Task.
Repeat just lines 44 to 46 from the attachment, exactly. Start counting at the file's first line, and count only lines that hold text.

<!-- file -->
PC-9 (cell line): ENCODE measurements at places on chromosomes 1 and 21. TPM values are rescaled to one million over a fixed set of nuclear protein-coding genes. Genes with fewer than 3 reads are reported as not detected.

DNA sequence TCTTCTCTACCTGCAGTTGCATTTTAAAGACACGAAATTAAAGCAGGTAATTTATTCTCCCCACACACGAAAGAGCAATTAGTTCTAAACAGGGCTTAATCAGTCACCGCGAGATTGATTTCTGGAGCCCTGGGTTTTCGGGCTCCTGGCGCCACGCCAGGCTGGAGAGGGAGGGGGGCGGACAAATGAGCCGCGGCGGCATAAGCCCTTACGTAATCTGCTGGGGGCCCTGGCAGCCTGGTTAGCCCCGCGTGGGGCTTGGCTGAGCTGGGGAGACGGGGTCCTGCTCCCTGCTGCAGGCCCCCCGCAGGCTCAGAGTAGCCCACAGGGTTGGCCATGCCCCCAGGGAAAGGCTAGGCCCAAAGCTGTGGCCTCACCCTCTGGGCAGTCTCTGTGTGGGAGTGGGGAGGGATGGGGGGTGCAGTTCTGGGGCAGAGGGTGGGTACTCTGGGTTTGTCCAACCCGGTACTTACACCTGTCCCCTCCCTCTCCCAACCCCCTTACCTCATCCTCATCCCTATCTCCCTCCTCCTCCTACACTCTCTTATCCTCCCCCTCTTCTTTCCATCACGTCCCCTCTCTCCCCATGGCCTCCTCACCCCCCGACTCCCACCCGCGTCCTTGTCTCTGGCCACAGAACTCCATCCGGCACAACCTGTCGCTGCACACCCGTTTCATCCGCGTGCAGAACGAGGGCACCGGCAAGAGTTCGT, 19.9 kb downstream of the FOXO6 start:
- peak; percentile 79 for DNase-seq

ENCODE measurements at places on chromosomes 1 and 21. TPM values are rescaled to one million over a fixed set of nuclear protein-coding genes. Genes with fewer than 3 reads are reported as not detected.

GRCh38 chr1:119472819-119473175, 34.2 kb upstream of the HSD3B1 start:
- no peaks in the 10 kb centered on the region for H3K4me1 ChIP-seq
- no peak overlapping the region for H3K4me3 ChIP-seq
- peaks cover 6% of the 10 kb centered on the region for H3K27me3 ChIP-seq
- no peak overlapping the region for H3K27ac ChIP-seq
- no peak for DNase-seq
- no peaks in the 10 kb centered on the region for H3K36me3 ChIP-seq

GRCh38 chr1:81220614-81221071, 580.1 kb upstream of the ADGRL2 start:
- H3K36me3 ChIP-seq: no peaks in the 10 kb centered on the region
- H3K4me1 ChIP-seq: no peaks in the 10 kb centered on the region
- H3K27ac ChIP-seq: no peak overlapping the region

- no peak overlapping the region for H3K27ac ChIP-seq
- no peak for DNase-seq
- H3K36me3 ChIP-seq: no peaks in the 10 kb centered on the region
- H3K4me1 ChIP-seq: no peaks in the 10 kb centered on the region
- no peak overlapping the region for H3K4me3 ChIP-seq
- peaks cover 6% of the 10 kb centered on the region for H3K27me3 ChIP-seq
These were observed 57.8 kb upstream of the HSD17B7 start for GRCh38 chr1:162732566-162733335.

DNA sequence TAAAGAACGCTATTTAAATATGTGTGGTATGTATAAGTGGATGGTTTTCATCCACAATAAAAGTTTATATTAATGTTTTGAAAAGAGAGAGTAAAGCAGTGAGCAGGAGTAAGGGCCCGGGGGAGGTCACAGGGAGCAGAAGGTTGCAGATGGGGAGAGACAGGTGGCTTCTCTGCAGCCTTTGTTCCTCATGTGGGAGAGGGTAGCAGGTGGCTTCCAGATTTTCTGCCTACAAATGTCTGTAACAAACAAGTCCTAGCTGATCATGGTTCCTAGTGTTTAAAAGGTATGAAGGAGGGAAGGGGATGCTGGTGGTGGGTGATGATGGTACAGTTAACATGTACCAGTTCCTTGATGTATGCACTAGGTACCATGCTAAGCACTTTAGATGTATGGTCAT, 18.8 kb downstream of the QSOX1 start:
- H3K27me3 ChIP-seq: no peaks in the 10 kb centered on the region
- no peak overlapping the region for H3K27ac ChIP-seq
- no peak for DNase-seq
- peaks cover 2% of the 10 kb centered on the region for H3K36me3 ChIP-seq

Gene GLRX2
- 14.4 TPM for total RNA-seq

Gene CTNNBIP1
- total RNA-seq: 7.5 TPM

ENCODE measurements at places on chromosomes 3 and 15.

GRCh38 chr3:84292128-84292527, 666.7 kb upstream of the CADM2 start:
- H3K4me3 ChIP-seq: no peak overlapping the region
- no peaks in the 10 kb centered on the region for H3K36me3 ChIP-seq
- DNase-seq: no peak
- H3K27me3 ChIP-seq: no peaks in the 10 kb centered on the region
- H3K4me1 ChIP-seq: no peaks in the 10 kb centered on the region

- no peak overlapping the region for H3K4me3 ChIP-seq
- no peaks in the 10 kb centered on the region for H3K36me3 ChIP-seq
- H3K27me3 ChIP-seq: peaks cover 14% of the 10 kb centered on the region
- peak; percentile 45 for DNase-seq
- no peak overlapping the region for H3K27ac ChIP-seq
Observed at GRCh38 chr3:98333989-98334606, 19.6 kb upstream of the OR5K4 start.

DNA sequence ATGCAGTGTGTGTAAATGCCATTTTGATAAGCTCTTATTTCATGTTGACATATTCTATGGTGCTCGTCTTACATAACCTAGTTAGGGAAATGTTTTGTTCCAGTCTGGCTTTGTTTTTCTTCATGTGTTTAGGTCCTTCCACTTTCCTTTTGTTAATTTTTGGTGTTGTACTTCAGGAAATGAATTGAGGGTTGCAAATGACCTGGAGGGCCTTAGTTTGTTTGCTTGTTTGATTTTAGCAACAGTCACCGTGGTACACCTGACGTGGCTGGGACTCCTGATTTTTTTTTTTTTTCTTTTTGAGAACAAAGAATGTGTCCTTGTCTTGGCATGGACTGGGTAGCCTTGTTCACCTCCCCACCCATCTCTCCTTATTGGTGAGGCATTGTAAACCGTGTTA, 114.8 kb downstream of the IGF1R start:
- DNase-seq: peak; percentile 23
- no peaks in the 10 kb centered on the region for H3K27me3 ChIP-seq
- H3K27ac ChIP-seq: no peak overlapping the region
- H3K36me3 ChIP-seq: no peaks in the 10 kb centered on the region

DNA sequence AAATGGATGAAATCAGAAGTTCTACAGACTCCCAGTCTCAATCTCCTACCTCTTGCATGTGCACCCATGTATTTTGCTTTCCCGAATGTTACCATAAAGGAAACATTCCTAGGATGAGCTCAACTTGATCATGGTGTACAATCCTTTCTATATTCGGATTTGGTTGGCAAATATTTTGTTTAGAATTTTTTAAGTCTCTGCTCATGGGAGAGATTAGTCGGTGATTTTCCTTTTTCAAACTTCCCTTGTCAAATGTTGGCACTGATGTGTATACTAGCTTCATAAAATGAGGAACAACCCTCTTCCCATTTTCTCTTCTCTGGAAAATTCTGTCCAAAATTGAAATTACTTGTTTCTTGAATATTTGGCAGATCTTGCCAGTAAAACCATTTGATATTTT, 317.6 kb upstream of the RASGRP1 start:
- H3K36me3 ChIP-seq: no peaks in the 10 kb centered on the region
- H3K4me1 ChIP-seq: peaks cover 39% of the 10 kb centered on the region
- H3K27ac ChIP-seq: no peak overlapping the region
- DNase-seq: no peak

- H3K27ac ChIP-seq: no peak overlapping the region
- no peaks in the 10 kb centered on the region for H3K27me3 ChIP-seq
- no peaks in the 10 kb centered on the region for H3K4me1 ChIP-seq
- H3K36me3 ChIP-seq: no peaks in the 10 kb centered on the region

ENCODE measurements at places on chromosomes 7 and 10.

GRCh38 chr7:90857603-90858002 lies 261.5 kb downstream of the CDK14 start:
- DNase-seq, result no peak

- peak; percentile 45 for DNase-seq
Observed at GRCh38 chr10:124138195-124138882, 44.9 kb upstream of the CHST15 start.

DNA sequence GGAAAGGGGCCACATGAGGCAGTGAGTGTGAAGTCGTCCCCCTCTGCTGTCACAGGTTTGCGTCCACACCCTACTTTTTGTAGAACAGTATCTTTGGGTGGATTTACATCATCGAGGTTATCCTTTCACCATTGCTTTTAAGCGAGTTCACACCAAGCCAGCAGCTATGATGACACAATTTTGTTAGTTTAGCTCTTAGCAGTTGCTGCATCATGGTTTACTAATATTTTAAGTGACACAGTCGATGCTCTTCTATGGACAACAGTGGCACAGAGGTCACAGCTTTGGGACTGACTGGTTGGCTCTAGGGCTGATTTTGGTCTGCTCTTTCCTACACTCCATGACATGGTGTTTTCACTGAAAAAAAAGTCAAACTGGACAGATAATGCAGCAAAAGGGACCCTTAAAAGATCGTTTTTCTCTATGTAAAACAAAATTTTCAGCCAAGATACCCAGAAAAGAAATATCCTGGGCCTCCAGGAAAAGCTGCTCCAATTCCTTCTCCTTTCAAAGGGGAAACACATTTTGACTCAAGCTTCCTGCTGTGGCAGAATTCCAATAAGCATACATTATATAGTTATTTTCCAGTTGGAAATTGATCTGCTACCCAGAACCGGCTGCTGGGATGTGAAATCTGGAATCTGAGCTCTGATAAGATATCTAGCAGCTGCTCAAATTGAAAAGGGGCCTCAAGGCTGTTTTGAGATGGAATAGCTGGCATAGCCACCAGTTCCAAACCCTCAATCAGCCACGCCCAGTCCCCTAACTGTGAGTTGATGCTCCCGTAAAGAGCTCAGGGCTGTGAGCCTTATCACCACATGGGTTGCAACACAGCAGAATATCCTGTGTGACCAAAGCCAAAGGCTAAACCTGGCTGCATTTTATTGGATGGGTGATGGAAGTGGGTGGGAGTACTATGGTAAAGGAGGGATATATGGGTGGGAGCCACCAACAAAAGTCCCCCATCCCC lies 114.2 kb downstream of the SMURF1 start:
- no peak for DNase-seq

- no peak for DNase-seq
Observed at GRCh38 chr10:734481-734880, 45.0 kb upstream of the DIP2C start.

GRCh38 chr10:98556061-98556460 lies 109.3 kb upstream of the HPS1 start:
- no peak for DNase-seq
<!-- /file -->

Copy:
Observed at GRCh38 chr3:98333989-98334606, 19.6 kb upstream of the OR5K4 start.

DNA sequence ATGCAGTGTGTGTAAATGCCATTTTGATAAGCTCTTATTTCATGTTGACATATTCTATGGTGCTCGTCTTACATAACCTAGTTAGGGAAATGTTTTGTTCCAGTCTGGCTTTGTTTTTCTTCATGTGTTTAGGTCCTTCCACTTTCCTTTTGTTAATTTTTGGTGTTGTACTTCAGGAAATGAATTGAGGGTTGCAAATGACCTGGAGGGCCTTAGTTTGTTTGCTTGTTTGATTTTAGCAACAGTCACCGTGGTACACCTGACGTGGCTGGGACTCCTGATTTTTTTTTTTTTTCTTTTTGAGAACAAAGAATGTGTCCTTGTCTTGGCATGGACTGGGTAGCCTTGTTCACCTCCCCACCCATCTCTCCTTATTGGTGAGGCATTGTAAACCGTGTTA, 114.8 kb downstream of the IGF1R start:
- DNase-seq: peak; percentile 23